Unless symptoms are potentially life-threatening or severe, most people with sciatica are advised to try nonsurgical treatments first—typically for about 6–8 months. If leg pain, numbness, and other frequently experienced sciatica symptoms are not going away, surgery may be recommended. The goal with any surgery for sciatic nerve pain is to significantly reduce or entirely eliminate discomfort. This article discusses the topic of how to relieve sciatica pain, with particular attention to whether surgery can provide such relief.
Leg and Lower Body Symptoms Are Usually Relieved
Because the sciatic nerve starts at the end of the spine, patients usually experience leg pain and discomfort along the nerve's pathway in lower body areas like the thighs and hips. These are the symptoms surgery for sciatica often relieves. According to Spine Health, sciatica-related back pain may not be fully resolved. Results in each individual case are largely dependent on the circumstances involved and the cause of the irritation to the sciatic nerve.
An Accurate Diagnosis Is Important
Before surgery becomes an option, there must be a structural source of sciatic nerve irritation. Possible sources of this nature include herniated discs, damaged facet joints or parts of a vertebral arch known as the lamina, and issues with spinal column bones. If soft tissue inflammation is the problem, other treatments are typically recommended.
Surgery May Be More Effective for Some Sciatica Patients
Spine Health cites research suggesting that for some sciatica patients, surgery may be more effective for relieving related pain and improving overall function than conservative treatments alone. However, for the patients evaluated, long-term outcomes were similar for both surgical and nonsurgical treatments.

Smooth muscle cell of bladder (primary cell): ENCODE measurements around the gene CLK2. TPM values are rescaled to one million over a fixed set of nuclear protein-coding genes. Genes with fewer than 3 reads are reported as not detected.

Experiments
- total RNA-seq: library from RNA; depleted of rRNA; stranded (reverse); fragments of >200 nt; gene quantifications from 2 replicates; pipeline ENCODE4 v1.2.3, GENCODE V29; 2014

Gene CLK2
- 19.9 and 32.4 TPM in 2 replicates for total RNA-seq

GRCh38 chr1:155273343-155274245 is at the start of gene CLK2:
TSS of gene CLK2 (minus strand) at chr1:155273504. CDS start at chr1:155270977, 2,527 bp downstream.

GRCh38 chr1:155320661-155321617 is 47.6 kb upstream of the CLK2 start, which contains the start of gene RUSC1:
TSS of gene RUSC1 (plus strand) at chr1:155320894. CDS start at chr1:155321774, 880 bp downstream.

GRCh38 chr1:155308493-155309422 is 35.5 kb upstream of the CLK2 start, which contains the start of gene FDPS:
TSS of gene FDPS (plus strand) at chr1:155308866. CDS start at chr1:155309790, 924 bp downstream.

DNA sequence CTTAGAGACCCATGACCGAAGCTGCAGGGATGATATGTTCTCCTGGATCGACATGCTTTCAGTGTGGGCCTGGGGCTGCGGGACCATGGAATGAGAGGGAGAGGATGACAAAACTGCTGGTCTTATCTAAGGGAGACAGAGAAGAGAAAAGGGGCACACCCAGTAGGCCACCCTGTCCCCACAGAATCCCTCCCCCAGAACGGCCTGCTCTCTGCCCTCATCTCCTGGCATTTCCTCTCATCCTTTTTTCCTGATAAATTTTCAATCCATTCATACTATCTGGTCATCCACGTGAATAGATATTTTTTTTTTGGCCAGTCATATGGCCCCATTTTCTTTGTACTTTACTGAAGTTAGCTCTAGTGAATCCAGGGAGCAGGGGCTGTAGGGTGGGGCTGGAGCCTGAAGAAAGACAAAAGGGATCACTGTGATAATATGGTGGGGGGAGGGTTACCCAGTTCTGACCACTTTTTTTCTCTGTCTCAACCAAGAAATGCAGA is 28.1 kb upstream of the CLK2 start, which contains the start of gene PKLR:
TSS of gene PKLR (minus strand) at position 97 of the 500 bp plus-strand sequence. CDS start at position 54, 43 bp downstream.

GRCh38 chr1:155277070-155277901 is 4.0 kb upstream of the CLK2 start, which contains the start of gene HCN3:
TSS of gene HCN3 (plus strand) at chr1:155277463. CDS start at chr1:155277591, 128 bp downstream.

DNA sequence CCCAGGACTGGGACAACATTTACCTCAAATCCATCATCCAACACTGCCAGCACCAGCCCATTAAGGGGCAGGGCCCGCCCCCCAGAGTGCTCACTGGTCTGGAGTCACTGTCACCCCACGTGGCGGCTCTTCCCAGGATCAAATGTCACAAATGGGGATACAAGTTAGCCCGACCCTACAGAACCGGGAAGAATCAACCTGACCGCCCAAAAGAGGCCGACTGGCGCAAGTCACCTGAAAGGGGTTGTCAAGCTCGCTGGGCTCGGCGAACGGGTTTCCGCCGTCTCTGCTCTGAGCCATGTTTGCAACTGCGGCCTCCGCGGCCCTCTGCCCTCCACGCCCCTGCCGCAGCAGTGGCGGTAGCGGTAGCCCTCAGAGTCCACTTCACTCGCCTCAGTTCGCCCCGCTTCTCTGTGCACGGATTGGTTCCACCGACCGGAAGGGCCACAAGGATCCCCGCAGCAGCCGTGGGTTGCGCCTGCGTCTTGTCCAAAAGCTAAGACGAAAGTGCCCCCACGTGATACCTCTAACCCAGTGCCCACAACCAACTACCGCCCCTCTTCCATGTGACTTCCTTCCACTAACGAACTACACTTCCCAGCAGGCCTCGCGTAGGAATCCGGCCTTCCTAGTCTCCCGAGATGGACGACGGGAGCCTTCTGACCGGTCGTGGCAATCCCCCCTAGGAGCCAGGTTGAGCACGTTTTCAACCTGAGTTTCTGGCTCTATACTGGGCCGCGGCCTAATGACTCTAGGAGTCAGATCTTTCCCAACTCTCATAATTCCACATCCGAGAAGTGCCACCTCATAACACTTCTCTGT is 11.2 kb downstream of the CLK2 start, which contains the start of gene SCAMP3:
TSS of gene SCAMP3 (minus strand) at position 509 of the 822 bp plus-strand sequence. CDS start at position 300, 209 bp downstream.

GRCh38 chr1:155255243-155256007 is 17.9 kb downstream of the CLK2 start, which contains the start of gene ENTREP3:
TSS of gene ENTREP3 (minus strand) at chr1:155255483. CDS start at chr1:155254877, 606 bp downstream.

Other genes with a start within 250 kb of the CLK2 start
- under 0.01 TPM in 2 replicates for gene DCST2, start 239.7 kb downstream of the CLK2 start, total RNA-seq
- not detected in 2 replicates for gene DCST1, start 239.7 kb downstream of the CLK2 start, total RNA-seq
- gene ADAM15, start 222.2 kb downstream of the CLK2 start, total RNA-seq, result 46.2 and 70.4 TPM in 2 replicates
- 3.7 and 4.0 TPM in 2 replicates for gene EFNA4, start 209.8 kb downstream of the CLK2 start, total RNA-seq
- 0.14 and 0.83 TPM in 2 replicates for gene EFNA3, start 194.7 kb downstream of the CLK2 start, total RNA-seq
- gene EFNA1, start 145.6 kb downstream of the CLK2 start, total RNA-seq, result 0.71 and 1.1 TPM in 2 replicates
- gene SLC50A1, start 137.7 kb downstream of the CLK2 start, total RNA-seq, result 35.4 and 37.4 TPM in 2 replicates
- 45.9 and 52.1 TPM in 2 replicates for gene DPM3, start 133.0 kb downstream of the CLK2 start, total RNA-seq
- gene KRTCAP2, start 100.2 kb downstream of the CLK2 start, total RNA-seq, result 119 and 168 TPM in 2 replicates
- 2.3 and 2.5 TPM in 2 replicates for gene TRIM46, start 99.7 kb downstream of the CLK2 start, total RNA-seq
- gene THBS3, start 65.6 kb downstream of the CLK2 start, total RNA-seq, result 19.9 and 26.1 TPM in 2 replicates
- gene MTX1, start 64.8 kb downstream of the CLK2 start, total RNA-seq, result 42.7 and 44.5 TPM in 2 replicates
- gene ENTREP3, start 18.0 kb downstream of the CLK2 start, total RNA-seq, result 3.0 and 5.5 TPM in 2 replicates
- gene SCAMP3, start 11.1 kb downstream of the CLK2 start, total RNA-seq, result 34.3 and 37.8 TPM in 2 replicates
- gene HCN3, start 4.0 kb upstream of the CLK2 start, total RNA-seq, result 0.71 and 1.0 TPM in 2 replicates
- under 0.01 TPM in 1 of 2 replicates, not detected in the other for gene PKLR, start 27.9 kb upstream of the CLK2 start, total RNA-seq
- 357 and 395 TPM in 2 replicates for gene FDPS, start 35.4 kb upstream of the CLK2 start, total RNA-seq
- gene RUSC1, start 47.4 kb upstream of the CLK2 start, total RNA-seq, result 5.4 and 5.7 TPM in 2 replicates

Pain Relief Rates for Common Sciatica Procedures Are Fairly High
One of the most common procedures performed for lower back nerve irritation is a microdiscectomy. A microdiscectomy may relieve sciatica pain for nearly 90 percent of patients, according to research referenced by Spine Health. The purpose of this type of surgery is to remove disc material from a herniated spinal disc that is irritating the sciatic nerve.
When a laminectomy is performed to remove part of a vertebral arch, the success rate for pain relief falls between 75 and 90 percent. For facetectomies performed to remove parts of spinal facet joints that may be contributing to sciatic nerve pain, the pain relief rate is around 85 percent.
Increasing Your Odds of Responding Well to Surgery
Everybody responds differently to surgery for sciatica. That said, it is worth considering if other forms of treatment have not been effective, especially if your overall quality of life is affected. Additionally, you may be able to enhance your results with surgery by taking other steps to minimize sciatic nerve irritation post-surgery. Recommendations typically include:
• Minimizing your intake of refined carbs and other foods that tend to trigger inflammation
• Getting regular exercise to keep spine-supporting muscles strong
• Regularly checking your posture so you are not overstressing the lower back area
• Avoiding overly strenuous activities that could contribute to new sources of sciatic nerve irritation
A patient who has had a lumbar discectomy for a herniated disc may experience sciatica if the disc becomes reherniated, which often occurs if there is a large hole in the outer ring of the disc after surgery. Fortunately, there is a new treatment available. Barricaid is a device shown to reduce the risk of reherniation by closing the hole in the disc after a discectomy, and 95 percent of Barricaid patients did not undergo a reoperation due to reherniation in a 2-year study timeframe. This treatment is done immediately following the discectomy—during the same operation—and does not require any additional incisions or time in the hospital.
To learn more about the Barricaid treatment, ask your doctor or contact us at 844-288-7474.
For full benefit/risk information, please visit: https://www.barricaid.com/instructions.